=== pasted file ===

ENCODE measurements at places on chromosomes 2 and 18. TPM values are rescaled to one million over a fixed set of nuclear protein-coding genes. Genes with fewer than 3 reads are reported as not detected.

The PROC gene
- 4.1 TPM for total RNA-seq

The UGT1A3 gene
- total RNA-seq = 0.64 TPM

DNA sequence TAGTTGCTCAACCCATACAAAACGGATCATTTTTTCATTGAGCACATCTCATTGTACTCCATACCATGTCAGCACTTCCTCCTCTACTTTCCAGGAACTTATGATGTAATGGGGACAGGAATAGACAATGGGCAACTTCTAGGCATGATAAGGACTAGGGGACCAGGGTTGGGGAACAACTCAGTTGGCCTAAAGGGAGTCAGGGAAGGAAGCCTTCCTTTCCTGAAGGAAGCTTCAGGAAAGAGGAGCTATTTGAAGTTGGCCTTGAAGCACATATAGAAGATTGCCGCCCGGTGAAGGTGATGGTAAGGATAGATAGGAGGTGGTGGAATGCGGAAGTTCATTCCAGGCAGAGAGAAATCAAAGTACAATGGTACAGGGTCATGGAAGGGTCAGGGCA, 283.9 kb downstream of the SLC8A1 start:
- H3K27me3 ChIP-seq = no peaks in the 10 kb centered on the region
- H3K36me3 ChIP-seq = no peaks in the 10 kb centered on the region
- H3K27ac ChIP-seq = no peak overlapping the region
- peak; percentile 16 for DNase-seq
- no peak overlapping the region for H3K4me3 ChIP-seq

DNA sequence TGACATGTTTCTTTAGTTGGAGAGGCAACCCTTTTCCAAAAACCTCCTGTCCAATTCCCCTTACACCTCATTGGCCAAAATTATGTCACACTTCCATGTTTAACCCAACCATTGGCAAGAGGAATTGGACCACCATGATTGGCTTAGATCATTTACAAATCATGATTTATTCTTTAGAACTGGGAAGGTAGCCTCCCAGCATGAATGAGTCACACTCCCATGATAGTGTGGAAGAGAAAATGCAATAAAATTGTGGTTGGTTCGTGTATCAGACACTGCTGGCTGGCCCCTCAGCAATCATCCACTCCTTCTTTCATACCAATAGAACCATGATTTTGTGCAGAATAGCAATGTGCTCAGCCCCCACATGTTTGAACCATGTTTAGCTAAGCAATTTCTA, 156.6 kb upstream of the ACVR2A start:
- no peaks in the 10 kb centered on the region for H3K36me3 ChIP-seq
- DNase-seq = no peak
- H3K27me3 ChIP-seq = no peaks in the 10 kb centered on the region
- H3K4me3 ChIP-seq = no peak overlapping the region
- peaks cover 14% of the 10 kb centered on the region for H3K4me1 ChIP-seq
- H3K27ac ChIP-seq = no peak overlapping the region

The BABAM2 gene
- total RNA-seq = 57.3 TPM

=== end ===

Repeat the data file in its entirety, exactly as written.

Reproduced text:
ENCODE measurements at places on chromosomes 2 and 18. TPM values are rescaled to one million over a fixed set of nuclear protein-coding genes. Genes with fewer than 3 reads are reported as not detected.

The PROC gene
- 4.1 TPM for total RNA-seq

The UGT1A3 gene
- total RNA-seq = 0.64 TPM

DNA sequence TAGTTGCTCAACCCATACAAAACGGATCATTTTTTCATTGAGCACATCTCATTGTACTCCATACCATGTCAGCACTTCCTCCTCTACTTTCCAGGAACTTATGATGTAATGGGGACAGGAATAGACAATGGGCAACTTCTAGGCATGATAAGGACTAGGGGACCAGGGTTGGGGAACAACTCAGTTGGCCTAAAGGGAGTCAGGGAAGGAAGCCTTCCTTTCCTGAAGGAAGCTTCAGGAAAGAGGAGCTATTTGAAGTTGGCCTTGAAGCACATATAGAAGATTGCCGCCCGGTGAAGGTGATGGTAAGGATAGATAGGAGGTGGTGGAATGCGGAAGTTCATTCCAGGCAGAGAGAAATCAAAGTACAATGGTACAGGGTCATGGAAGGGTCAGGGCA, 283.9 kb downstream of the SLC8A1 start:
- H3K27me3 ChIP-seq = no peaks in the 10 kb centered on the region
- H3K36me3 ChIP-seq = no peaks in the 10 kb centered on the region
- H3K27ac ChIP-seq = no peak overlapping the region
- peak; percentile 16 for DNase-seq
- no peak overlapping the region for H3K4me3 ChIP-seq

DNA sequence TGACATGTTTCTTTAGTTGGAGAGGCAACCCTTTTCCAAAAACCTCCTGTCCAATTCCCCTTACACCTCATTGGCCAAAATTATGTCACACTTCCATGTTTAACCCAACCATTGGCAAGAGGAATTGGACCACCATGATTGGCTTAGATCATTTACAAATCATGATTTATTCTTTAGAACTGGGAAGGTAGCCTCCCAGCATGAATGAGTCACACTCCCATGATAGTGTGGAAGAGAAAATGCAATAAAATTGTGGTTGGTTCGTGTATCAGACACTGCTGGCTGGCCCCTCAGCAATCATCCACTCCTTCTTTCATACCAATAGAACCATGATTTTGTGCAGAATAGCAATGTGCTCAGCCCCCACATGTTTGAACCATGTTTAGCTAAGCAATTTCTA, 156.6 kb upstream of the ACVR2A start:
- no peaks in the 10 kb centered on the region for H3K36me3 ChIP-seq
- DNase-seq = no peak
- H3K27me3 ChIP-seq = no peaks in the 10 kb centered on the region
- H3K4me3 ChIP-seq = no peak overlapping the region
- peaks cover 14% of the 10 kb centered on the region for H3K4me1 ChIP-seq
- H3K27ac ChIP-seq = no peak overlapping the region

The BABAM2 gene
- total RNA-seq = 57.3 TPM